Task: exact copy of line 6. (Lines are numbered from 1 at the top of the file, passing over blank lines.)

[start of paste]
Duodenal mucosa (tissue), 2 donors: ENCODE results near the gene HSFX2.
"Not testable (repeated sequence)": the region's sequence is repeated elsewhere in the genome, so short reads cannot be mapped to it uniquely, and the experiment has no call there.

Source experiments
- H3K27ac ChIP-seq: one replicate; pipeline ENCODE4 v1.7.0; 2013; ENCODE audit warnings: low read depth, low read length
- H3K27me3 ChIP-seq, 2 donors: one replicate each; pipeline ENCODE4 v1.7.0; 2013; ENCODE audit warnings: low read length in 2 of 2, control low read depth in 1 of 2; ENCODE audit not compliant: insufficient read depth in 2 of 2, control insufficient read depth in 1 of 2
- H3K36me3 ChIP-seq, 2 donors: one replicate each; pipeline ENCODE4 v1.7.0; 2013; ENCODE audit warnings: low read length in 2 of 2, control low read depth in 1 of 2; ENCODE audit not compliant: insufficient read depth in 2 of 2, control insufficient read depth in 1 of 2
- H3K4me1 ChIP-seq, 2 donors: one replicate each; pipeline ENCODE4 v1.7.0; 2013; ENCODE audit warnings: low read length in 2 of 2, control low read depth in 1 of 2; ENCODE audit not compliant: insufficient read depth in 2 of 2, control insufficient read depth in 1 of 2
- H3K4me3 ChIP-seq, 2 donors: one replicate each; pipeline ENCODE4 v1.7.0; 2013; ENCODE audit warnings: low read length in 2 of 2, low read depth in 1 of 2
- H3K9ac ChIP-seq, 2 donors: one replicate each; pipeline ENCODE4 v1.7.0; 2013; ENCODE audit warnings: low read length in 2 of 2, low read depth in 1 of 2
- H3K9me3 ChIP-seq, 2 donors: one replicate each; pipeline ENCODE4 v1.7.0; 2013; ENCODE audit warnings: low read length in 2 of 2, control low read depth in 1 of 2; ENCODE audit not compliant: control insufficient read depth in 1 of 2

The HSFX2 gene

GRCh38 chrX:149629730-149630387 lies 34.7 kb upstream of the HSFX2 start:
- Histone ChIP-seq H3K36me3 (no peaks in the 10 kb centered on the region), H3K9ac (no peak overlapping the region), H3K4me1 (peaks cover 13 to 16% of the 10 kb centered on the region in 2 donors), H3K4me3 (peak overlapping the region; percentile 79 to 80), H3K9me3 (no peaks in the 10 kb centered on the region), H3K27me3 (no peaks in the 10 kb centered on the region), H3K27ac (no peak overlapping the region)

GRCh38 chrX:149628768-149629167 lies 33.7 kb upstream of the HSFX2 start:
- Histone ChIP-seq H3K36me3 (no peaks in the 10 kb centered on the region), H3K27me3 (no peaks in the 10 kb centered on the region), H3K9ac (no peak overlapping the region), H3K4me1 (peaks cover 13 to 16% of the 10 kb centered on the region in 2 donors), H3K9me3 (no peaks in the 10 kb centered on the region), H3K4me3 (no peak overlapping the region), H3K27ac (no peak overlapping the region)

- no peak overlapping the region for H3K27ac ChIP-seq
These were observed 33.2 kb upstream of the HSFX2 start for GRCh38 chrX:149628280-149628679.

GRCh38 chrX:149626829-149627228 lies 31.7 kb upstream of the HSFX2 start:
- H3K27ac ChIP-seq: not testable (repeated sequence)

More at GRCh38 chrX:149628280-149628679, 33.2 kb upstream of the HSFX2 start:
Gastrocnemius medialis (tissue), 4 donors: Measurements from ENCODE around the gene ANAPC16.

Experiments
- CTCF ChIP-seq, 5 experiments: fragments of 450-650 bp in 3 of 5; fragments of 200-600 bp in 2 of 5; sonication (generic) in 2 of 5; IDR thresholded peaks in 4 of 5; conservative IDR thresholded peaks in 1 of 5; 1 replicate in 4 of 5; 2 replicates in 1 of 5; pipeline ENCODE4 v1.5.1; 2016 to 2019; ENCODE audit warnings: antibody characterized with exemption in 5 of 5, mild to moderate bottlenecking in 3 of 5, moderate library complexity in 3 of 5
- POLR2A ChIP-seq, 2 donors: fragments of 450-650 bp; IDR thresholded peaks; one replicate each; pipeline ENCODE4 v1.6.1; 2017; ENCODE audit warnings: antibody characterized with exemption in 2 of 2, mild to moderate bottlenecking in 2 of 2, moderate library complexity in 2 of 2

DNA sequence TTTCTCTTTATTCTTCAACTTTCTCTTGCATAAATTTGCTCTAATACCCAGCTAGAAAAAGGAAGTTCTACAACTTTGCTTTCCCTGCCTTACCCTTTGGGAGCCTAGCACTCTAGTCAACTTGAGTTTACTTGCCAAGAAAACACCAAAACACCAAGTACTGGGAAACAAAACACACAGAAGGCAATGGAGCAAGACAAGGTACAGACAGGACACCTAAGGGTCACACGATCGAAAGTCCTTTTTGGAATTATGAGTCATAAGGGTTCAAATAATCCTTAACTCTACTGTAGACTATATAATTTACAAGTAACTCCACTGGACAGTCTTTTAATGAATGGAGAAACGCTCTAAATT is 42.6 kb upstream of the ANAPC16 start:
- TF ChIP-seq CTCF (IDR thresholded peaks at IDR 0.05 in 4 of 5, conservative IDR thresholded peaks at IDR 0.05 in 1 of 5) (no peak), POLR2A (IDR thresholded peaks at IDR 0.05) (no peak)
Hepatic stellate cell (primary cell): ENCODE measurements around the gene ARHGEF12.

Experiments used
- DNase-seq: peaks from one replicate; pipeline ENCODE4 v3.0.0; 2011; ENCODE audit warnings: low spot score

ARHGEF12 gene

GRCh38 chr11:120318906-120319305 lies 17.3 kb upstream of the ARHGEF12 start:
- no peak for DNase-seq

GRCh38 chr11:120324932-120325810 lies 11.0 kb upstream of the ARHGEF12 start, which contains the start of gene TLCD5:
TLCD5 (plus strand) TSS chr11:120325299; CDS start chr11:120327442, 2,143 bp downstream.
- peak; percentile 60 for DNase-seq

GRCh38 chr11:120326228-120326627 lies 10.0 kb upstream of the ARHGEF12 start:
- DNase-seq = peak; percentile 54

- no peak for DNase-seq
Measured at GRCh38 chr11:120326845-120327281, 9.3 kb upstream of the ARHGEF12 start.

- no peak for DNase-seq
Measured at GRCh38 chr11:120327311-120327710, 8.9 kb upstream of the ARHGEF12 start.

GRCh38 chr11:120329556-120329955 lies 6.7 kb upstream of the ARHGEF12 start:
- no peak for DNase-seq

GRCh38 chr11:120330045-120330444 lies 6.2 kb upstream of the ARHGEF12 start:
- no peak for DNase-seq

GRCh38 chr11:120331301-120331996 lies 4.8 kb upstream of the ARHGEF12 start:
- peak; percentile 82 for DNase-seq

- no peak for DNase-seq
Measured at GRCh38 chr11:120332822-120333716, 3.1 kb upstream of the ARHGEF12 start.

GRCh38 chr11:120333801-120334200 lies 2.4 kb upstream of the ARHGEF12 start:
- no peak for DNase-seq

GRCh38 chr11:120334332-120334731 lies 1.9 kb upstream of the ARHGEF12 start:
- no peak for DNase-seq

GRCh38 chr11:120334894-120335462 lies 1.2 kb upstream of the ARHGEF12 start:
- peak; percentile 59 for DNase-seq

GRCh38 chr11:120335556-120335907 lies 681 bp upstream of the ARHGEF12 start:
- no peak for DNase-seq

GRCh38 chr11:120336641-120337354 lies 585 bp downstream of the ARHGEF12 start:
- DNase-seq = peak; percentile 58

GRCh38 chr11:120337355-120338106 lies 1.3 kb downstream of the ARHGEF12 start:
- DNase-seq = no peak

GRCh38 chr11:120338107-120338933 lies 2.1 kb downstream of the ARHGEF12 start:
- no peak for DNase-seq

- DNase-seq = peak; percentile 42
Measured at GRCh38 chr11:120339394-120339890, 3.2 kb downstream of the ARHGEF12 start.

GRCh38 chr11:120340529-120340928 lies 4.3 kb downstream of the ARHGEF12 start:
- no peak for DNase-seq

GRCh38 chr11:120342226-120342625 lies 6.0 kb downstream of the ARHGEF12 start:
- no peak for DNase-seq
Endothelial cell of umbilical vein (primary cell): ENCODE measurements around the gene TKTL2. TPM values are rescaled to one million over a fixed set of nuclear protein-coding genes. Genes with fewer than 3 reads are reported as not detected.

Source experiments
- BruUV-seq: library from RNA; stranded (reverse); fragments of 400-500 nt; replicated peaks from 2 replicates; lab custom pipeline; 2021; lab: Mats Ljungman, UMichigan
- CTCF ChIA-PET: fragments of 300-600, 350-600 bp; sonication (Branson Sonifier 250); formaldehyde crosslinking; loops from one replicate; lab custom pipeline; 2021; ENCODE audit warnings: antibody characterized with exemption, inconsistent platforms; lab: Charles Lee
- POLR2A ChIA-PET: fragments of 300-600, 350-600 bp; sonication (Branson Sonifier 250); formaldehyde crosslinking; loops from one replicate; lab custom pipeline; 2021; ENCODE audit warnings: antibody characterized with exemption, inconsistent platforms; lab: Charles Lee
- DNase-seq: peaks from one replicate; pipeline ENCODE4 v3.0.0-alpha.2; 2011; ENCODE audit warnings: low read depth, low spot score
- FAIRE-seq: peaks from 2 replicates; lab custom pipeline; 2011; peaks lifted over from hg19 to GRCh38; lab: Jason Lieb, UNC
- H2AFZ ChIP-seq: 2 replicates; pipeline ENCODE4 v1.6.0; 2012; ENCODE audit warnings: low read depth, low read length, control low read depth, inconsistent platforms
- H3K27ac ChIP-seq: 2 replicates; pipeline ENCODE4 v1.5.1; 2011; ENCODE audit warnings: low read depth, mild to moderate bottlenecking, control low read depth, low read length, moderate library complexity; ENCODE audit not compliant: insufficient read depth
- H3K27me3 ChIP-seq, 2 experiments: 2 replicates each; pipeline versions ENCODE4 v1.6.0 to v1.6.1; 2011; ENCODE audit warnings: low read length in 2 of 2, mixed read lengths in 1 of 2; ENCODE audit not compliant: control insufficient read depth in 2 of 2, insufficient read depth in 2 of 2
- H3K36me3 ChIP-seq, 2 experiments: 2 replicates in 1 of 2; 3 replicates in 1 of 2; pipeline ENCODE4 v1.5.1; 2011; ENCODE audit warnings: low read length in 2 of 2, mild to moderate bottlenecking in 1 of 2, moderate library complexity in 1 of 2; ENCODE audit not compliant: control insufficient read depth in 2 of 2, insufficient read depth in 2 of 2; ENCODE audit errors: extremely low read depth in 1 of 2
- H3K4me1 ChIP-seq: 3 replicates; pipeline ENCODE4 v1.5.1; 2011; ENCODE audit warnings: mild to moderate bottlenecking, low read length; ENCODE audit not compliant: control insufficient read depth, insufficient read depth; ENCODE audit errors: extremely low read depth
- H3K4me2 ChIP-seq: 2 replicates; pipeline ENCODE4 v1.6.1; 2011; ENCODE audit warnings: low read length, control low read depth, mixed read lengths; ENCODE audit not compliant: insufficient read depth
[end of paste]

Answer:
- H3K36me3 ChIP-seq, 2 donors: one replicate each; pipeline ENCODE4 v1.7.0; 2013; ENCODE audit warnings: low read length in 2 of 2, control low read depth in 1 of 2; ENCODE audit not compliant: insufficient read depth in 2 of 2, control insufficient read depth in 1 of 2